An Old-Fashioned Cabin in Pagosa Springs
Handcrafted finishes—with all the comforts of a modern home
eventeen years ago, Texas residents Mark and Phyllis Young embarked on an extensive tour of southern Colorado in search of the ideal mountain property—one where they could escape the summer heat, indulge their passion for fly-fishing, ride their Missouri Fox Trotters and spend quality time with their two adult children and grandchildren. In late 2005, they finally discovered a 70-acre parcel near Pagosa Springs that fulfilled all their requirements. Only four miles from town, the property had live water with a fishery, plenty of trees and open space. Best of all, it backed to the San Juan National Forest.
Their initial plan was to build a small, rustic guest cabin where they could live while the main home was under construction. “We wanted people to say ‘Gosh, how long has that been there?’” Mark Young explains. After meeting contractor Mike Moore, the couple knew they had found the right person for the job.
“He is a stickler for detail, from the large steps all the way down to the small steps,” says Young. “The trim, the doors, they’re all handmade. He’d researched hardware and backsplashes to try to keep things true to the period we wanted.”
The finished log cabin measures just 1,500 square feet, with a master bedroom on the ground floor and a second-story office and sleeping loft for grandchildren. A small wing housing the utilities and an “outhouse bathroom” (with a tin ceiling and a sink made from a bucket) was designed to look like a vintage add-on. A covered porch extends the living space while offering broad views of open grounds that lead to Fourmile Creek. The naturally tapering timbers with their dovetailed joints attest to the cabin’s handmade quality.
Carefully chosen materials lend period charm. Timbers were crafted from standing dead lodgepole pine, reclaimed circular-sawn wood trim (“They don’t mill it like that anymore,” says contractor Moore) was constructed with shoulder joints, reclaimed oak flooring reveals old nail holes, misshapen balusters were fashioned from leftover material, and a cold-rolled steel roof is intended to rust. “We used river rocks from the creek around the base of the cabin,” Moore adds. “We wanted it to feel like an old homesteader had built it.”
The kitchen cabinets, designed by Moore, were made by a local craftsman of Musgrove Fine Woodworking and wire-brushed for texture. “If you touch something, you want it to mean something,” he explains. “Same thing with the trim. We have never repeated the same thing, and I’ve been doing it for 40 years.”
The home’s interior spaces were enhanced by Phyllis Young, whose longtime passion for antiques served her well on this rustic project. Her original focus in collecting was fine antiques, but soon she gravitated to American, English and French primitives. “They have to be well worn for me. My brother says my decorating style is ‘Chip and Dent,’” she laughs. “I call it ‘furniture with character.’” For the Adirondack-influenced rooms, Young picked her colors—green and red, primarily—and purchased items that proudly showed their age, the more weathered the better.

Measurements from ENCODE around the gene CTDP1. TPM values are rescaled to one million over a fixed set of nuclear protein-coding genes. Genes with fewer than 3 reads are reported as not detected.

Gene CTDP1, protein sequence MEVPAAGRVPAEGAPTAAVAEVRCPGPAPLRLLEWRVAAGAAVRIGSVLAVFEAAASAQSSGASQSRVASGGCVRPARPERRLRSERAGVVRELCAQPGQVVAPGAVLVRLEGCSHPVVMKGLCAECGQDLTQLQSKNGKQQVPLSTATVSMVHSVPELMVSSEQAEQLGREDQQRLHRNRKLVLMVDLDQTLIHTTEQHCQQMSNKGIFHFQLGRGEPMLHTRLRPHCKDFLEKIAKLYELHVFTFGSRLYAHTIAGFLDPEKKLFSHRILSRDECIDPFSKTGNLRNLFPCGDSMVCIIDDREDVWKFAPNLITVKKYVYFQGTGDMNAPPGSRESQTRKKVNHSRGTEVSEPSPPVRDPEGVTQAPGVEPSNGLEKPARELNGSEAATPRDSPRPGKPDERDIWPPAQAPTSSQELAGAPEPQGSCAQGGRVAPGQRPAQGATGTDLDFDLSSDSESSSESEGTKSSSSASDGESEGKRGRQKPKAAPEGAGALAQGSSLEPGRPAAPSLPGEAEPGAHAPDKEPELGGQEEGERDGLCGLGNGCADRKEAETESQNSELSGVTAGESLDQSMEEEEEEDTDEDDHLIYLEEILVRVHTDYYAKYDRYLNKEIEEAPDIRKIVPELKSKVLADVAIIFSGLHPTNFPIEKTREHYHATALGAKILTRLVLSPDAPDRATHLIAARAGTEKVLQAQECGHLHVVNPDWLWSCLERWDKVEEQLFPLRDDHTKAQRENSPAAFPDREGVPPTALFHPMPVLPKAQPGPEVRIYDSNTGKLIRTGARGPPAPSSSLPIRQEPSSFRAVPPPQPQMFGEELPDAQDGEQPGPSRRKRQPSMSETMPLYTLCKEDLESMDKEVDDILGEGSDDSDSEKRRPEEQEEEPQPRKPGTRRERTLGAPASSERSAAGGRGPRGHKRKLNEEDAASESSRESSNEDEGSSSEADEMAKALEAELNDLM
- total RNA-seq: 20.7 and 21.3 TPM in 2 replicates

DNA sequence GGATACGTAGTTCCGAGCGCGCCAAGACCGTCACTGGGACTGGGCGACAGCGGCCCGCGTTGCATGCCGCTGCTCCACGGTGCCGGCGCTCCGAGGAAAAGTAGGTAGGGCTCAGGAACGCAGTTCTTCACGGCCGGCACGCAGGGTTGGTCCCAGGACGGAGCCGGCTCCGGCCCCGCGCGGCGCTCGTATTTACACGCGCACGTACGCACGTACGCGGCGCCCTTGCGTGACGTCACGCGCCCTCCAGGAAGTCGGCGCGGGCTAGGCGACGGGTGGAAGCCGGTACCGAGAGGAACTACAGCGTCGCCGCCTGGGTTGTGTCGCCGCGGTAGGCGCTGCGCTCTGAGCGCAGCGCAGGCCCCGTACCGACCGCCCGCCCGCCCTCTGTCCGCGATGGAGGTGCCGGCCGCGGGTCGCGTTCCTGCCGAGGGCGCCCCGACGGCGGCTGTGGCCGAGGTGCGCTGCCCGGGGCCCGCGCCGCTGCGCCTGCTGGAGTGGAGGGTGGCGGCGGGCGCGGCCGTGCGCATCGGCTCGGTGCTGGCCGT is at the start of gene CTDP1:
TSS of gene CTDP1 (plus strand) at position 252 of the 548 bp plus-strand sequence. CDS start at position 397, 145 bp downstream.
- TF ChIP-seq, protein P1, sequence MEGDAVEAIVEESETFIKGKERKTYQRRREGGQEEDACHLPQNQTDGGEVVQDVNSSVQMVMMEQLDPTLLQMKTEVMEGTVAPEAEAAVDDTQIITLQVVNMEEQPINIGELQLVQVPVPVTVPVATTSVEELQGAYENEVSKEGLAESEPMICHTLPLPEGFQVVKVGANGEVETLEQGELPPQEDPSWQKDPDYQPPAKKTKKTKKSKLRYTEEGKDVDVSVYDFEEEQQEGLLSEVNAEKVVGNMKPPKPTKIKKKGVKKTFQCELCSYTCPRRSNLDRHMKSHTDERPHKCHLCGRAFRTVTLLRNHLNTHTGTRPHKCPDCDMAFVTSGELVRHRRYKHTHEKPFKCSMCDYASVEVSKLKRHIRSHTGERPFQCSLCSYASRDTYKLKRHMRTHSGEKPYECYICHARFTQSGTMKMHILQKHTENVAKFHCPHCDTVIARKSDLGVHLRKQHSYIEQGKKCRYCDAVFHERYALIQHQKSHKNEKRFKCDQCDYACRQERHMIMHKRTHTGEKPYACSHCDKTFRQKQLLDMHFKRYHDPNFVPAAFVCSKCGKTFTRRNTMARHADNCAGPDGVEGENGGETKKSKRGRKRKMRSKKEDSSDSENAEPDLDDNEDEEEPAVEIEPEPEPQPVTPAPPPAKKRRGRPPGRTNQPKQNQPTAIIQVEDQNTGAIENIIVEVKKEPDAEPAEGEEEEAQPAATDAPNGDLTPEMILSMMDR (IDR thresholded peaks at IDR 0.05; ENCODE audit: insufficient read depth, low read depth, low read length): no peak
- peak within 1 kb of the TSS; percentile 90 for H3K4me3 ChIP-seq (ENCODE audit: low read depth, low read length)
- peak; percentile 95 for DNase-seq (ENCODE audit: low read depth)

Over time, the dovetailed log cabin has become all the home the Youngs needed. So much so, in fact, that the family scrapped their initial plans for a main house, opting instead to build a small cabin for visitors. “This was the place I was looking for when we originally came to Colorado,” admits Mark Young.
And, at the end of the trail, when the Youngs return to camp, their little cabin in the woods reflects the way they have come to feel: like they belong.
TIPS ON ANTIQUING
Phyllis Young first knew she was smitten when her grandmother bequeathed her a drop-front secretary desk with a small built-in bookcase and matching chair. Since then, she has learned a lot about collecting:
Do your homework: Experience is the best education of all. When Young once worked in an antiques mall, “I learned what’s antique and what’s a reproduction, and I learned what I like and don’t like.”
Make friends: Develop relationships with dealers, who are able to spend much more time scouting and cover much more territory than you are. If they know your aesthetic and are aware of your needs, they can save you a lot of time.
Sharpen your eye: Create a sense of what’s authentic. There are a few telltale things to look for, says Young. “If you see a piece that appears several different places, it’s new. Look on the inside and at the back to see if it’s worn. If there’s dovetailing, generally it’s old. If you see several layers of paint, generally it’s old.” Finally, she suggests, “Ask the person in the store. Usually they’ll tell you the truth.”
Take a risk: Don’t be afraid to purchase imperfect pieces that can be repaired or repurposed. Young doesn’t like antique beds but will sometimes have a bed made of old materials.
And Young’s most important piece of advice is also the simplest: “When you find a good antique, you have to go ahead and buy it.”
CONSTRUCTION Moore & Co., Inc.